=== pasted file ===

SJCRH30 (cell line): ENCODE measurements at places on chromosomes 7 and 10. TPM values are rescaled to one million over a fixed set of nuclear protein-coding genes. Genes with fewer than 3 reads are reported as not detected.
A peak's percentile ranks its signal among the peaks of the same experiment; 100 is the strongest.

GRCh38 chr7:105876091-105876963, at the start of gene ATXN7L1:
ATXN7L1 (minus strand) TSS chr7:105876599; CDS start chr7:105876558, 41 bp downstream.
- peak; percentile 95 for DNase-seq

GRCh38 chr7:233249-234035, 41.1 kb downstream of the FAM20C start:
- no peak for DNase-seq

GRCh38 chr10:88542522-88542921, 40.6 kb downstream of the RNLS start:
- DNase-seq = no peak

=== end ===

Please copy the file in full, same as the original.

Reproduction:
SJCRH30 (cell line): ENCODE measurements at places on chromosomes 7 and 10. TPM values are rescaled to one million over a fixed set of nuclear protein-coding genes. Genes with fewer than 3 reads are reported as not detected.
A peak's percentile ranks its signal among the peaks of the same experiment; 100 is the strongest.

GRCh38 chr7:105876091-105876963, at the start of gene ATXN7L1:
ATXN7L1 (minus strand) TSS chr7:105876599; CDS start chr7:105876558, 41 bp downstream.
- peak; percentile 95 for DNase-seq

GRCh38 chr7:233249-234035, 41.1 kb downstream of the FAM20C start:
- no peak for DNase-seq

GRCh38 chr10:88542522-88542921, 40.6 kb downstream of the RNLS start:
- DNase-seq = no peak